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14 October 2013, 07:34
Cambridgeshire police are being praised for a reduction in the number of children being arrested by officers.
The Howard League for Penal Reform, a charity which wants to see fewer people in prison, is calling for all police forces across the country to stop keeping children in cells overnight.
New research by the charity shows that there were 291 overnight detentions of children aged 17 and under in police stations across Cambridgeshire during 2011.
The data shows that the number of overnight detentions is falling nationwide, a success for the Howard League's campaign to reduce the number of children getting caught up in the criminal justice system.
The Howard League is urging police to work more closely with parents and children's services to provide safe and appropriate care for boys and girls who come to their attention.
The figures for Cambridgeshire:
Frances Crook, Chief Executive of the Howard League for Penal Reform, said: "Holding children as young as ten in police cells overnight is unjustifiable.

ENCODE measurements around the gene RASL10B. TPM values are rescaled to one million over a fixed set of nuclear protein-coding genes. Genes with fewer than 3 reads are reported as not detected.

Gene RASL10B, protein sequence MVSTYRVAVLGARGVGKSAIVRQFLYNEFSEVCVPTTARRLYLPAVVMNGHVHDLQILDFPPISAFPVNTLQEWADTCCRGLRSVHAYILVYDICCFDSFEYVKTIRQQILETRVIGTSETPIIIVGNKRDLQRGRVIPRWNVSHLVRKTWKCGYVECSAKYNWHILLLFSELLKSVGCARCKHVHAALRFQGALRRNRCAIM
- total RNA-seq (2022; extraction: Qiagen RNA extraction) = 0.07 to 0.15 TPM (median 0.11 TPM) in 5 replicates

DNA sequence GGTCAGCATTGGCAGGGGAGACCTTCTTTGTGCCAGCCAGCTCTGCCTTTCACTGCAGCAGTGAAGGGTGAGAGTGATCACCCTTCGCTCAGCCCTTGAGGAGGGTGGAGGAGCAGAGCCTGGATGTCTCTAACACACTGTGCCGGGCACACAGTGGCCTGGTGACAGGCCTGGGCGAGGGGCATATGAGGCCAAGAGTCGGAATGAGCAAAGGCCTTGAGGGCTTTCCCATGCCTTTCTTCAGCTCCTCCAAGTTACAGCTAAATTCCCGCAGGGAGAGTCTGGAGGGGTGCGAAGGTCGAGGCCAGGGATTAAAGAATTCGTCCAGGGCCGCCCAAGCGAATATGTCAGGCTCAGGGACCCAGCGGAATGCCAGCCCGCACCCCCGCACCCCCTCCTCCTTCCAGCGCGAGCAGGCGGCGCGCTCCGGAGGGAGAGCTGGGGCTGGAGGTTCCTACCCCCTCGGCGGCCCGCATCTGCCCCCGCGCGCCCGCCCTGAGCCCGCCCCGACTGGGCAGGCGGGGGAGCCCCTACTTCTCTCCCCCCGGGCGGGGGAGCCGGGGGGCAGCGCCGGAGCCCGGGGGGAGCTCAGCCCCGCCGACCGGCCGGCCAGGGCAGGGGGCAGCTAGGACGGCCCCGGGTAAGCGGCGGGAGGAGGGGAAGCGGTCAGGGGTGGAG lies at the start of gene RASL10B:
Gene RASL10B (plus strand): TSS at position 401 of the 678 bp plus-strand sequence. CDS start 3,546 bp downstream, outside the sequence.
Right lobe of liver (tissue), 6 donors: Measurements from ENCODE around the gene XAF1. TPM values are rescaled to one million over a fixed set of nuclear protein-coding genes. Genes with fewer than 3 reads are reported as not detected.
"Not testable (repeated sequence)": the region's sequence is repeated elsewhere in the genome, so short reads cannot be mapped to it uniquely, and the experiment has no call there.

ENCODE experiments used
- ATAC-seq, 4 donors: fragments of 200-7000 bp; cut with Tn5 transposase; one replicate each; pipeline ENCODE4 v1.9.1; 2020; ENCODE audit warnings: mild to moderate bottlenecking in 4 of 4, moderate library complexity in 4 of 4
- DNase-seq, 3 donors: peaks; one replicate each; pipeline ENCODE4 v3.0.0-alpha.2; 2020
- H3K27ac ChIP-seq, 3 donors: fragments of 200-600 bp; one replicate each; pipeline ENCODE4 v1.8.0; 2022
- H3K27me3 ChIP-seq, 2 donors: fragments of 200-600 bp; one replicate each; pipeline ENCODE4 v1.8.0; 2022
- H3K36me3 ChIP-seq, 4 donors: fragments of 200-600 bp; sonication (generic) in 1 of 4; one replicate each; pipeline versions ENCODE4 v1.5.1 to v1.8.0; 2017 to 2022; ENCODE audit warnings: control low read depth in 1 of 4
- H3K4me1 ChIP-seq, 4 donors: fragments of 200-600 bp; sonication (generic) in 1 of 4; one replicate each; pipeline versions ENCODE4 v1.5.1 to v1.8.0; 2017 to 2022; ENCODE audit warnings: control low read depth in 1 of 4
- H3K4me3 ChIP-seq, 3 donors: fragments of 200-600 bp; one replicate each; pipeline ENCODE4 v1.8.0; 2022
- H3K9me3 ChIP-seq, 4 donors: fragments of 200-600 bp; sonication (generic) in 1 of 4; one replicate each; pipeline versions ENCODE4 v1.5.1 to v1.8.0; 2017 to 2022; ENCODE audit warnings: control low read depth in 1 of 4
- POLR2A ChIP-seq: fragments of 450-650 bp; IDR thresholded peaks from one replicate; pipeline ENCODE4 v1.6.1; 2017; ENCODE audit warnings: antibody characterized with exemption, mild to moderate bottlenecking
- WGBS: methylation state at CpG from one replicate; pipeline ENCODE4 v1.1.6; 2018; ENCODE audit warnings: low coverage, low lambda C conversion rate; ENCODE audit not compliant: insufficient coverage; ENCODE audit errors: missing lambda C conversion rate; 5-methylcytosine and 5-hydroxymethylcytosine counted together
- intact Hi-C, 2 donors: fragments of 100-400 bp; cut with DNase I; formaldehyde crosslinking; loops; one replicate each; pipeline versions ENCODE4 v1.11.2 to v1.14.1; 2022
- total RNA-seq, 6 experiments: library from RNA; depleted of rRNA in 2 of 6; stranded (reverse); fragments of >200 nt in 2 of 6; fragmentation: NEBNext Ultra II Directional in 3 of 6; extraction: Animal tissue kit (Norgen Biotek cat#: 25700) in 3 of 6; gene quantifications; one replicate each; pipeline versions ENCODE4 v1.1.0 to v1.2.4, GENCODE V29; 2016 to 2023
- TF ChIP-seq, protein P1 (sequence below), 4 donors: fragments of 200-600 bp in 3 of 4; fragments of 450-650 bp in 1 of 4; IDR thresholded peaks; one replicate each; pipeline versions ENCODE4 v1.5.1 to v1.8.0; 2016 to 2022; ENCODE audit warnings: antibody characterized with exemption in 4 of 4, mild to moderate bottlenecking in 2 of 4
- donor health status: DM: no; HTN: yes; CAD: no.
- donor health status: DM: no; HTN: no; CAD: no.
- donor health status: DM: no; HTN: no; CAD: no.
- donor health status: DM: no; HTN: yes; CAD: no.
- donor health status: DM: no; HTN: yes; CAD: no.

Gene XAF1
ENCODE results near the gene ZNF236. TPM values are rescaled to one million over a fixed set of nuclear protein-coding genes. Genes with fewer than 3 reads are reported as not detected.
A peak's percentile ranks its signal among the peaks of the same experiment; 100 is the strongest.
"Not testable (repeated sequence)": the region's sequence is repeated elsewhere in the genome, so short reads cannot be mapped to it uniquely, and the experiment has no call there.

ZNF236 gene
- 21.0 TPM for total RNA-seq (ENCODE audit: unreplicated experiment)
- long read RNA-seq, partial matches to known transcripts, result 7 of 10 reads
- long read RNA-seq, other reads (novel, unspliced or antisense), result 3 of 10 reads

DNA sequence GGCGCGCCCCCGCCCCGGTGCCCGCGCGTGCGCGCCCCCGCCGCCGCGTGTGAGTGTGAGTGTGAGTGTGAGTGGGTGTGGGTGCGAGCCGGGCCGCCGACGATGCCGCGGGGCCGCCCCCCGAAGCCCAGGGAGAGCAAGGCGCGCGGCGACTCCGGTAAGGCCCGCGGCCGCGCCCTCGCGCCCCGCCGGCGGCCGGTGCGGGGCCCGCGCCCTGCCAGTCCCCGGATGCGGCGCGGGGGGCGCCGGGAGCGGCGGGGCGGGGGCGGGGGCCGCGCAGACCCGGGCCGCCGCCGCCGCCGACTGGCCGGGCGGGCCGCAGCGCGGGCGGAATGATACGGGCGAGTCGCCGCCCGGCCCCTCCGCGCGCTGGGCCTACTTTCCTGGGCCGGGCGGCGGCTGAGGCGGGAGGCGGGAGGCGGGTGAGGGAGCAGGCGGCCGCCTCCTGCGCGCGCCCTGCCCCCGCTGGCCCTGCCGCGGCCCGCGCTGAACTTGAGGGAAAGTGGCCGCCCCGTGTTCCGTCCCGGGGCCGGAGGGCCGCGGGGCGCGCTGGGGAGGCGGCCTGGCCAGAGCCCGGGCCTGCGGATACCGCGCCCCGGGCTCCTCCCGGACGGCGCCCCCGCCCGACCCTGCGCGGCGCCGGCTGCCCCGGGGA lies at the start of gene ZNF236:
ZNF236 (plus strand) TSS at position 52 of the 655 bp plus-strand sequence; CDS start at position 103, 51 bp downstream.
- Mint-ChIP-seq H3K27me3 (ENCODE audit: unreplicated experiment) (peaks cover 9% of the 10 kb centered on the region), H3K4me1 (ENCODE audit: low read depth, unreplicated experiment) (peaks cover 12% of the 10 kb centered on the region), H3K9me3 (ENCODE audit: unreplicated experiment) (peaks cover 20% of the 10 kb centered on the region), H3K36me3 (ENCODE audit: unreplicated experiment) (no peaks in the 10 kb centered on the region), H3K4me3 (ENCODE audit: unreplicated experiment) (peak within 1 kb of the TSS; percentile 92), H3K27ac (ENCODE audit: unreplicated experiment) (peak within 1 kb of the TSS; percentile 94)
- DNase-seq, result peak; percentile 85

The vast majority of children who are locked up are innocent of any crime, and it is a frightening and intimidating experience which does more harm than good.
It is encouraging to see that the number of detentions is falling nationwide, thanks in part to our successful campaigning.
This is a victory for common sense, prudent use of police resources and improved community relations.
But the number remains far too high and it is particularly worrying to see that practice varies widely from police service to police service.
What boys and girls need in most cases is simply to go home.
On rare occasions, somewhere safe not somewhere secure, should be provided by the local authority.
Parents, not police, should be taking responsibility for their children."